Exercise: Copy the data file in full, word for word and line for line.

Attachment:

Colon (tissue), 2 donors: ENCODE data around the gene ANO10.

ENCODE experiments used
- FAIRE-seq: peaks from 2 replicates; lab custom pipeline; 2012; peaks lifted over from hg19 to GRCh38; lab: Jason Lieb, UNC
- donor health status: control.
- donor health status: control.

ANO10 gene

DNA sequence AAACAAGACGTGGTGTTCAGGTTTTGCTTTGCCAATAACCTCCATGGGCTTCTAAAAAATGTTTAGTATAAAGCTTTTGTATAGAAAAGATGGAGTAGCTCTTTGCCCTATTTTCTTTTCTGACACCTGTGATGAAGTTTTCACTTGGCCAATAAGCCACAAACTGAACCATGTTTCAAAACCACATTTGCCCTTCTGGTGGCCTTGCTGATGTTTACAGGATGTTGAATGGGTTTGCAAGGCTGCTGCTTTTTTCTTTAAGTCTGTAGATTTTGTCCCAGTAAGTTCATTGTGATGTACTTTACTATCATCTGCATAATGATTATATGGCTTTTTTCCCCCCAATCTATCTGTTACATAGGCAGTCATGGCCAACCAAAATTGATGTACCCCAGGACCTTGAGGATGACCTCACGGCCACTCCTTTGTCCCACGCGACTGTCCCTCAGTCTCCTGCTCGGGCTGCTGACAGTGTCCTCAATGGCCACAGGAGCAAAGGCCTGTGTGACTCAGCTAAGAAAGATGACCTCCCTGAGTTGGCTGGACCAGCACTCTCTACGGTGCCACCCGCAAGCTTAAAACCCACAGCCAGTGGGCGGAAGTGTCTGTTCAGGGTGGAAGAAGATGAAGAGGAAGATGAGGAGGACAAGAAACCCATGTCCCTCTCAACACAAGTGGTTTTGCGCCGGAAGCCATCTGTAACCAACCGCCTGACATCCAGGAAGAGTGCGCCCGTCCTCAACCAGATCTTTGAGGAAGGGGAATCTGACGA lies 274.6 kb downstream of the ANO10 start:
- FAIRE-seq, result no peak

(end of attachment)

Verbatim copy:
Colon (tissue), 2 donors: ENCODE data around the gene ANO10.

ENCODE experiments used
- FAIRE-seq: peaks from 2 replicates; lab custom pipeline; 2012; peaks lifted over from hg19 to GRCh38; lab: Jason Lieb, UNC
- donor health status: control.
- donor health status: control.

ANO10 gene

DNA sequence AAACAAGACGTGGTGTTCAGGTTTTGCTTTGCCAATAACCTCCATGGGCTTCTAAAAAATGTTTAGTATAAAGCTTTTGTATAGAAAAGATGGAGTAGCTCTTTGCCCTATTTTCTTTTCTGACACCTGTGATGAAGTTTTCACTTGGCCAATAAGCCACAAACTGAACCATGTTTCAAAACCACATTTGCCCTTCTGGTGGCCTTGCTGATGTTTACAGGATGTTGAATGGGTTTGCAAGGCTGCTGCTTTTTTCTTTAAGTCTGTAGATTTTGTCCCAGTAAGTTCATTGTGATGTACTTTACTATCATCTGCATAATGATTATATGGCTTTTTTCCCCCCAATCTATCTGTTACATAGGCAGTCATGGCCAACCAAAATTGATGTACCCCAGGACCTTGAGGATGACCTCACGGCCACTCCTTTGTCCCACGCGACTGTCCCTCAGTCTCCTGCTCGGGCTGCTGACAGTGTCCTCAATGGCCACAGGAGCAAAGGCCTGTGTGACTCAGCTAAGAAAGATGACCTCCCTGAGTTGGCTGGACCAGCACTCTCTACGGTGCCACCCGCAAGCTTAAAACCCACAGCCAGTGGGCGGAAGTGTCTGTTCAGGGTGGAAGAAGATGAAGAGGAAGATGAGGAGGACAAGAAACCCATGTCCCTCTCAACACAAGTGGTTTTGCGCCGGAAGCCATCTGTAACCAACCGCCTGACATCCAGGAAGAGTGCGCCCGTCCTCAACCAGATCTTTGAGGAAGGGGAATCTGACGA lies 274.6 kb downstream of the ANO10 start:
- FAIRE-seq, result no peak